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In many ways, it was the biggest — and most significant — Travel Indaba ever. Themed “Africa’s Stories, Your Success” and held from May 8 to 10, more than 7,000 delegates (a 4 percent increase over last year) from 80 countries gathered at Inkosi Albert Luthuli International Convention Centre in Durban, South Africa.
When South African Minister of Tourism Derek Hanekom opened Travel Indaba with an official bell ringing, he made clear that the importance of the conference extends to the whole continent. A total of 23 countries were represented on the trade floor, and Hanekom told delegates that “this is not quite a stock exchange, but welcome to Africa’s ‘tourism stock exchange,’” adding that the ringing of the bell “symbolizes that our continent is open for tourism business.”
Nelson Mandela’s LegacyBorn on July 18, 1918 — 100 years ago — the spirit of Nelson Mandela was everywhere at this year’s conference. In celebration of the momentous milestone, South African Tourism brought 100 North American delegates to the conference —70 travel professionals and 30 members of the media, who also toured the country on specially designed itineraries, following in the footsteps of Madiba (as he is known, respectfully, by his Xhosa clan). “We are proud to mark this important milestone in history alongside our top travel and media partners,” said Bangu Masisi, president of South African Tourism’s America’s Hub. In partnership with the Nelson Mandela Foundation, installations around the convention center bore testament to the legacy of South Africa’s first black president, and a special mobile app, called Madiba’s Journey, was relaunched to feature 100 historical sites and influential landmarks from the statesman’s life. A spectacular evening performance showcased the many faces of Mandela: comrade, prisoner, statesman and leader. “It was a festival of our continent’s iconic songbook inspired by our collective beauty and victories, some of which Madiba inspired and contributed to,” said show producer James Ngcobo, who is also a renowned South African playwright and artistic director of the Market Theatre in Johannesburg.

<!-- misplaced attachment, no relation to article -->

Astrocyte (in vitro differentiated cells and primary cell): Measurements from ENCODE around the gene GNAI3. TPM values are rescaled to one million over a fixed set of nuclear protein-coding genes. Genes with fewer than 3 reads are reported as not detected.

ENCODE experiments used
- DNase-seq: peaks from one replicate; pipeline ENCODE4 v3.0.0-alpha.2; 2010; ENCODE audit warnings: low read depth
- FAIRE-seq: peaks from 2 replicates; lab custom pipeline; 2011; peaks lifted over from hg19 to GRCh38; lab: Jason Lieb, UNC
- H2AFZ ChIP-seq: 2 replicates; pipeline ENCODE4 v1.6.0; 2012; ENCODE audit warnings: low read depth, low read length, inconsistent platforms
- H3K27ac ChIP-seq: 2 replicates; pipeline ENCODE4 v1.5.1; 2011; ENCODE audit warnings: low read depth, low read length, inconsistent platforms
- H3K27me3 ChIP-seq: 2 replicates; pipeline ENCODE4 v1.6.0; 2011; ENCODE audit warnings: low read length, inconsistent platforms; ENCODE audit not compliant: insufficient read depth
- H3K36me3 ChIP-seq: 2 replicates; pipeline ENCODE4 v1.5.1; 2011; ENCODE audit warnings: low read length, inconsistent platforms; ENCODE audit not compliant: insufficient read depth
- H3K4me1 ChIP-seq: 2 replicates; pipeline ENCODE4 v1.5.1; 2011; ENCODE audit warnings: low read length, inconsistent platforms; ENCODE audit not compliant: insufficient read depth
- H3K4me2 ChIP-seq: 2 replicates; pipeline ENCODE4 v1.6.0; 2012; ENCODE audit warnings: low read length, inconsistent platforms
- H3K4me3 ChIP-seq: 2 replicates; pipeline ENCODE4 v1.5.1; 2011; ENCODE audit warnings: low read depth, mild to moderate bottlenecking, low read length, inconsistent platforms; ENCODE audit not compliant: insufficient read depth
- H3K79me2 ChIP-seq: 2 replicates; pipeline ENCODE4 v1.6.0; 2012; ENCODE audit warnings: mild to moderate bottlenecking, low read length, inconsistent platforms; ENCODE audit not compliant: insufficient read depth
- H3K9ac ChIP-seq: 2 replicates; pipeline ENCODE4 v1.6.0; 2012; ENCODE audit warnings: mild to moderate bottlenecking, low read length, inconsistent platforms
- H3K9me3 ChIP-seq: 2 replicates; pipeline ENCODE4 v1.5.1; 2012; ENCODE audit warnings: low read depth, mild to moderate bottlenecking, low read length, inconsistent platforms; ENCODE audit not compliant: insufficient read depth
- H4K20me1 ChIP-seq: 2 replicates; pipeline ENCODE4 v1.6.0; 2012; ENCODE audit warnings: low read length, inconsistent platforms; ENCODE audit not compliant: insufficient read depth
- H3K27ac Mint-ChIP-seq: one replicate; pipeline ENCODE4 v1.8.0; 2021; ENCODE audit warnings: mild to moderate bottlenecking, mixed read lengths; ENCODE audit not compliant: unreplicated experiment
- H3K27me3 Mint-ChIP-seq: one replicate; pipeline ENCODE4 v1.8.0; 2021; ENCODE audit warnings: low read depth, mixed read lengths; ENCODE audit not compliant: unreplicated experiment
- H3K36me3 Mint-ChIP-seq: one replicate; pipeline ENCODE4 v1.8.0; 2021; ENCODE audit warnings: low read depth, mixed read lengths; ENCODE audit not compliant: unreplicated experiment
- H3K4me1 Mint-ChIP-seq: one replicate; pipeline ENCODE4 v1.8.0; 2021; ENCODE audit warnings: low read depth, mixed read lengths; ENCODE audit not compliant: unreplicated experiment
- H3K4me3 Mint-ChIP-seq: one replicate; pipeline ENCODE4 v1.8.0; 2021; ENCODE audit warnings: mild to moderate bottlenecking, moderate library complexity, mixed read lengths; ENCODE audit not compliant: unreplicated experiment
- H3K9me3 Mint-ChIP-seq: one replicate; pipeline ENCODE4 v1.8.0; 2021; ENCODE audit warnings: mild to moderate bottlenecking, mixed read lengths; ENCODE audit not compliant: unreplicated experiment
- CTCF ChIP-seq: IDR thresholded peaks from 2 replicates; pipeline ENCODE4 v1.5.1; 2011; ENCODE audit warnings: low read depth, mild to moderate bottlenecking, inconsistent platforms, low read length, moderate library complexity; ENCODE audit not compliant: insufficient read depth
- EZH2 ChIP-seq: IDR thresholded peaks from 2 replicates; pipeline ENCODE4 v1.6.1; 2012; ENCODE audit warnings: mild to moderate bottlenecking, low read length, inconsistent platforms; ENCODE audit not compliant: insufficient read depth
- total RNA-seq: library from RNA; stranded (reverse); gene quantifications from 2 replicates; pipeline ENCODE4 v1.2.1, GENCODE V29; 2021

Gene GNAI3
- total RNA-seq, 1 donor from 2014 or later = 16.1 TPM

South African TourismIn a wide-ranging press conference, three South African Tourism officials — Masisi; Sthembiso Dlamini, chief operations officer; and Dinky Malikane, regional general manager of the Americas — trumpeted tourism successes amidst some obvious challenges, including the ongoing water crisis in Cape Town. A record 62 million people visited South Africa last year, including 360,000 arrivals from the U.S. and Canada. Moving forward, Cyril Ramaphosa, the country’s new president, has targeted tourism for growth. Tourism is one solution to the country’s 26 percent unemployment rate, and Ramaphosa hopes to double the 700,000 people currently employed in tourism. Noting initiatives such as We Do Tourism, which encourages everyone in South Africa to engage with visitors and grow tourism here, the country is also actively addressing safety concerns and hiring additional security to keep an eye on critical tourist sites. Masisi added that the success of the film “Black Panther” has resulted in some unexpected, positive exposure. “People are realizing what Africa can be,” she said.
Conference HighlightsA festive atmosphere reigned across the conference halls, with impromptu performances breaking out everywhere. In various open-air spaces, local craftspeople vended their wares, and food stands distributed local specialties such as bunny chow, a delicious curry served inside a fresh-baked bun. This years’ Indaba attracted 200 first-time exhibitors, part of the total of 1,100 (a 5.7 percent increase over last year). Smaller, home-grown attractions — 135 in total — were showcased in South African Tourism’s Hidden Gems exhibit.At the conference opening, a new, direct British Airways flight from Heathrow Airport in London to Durban’s King Shaka International Airport was announced, opening a new gateway for tourism and business alike. Before ringing the bell, Minister Hanekom noted that “Africa’s share of the global tourism pie has not yet reached its potential.” Certainly this year’s conference led to a bigger slice for those in attendance.
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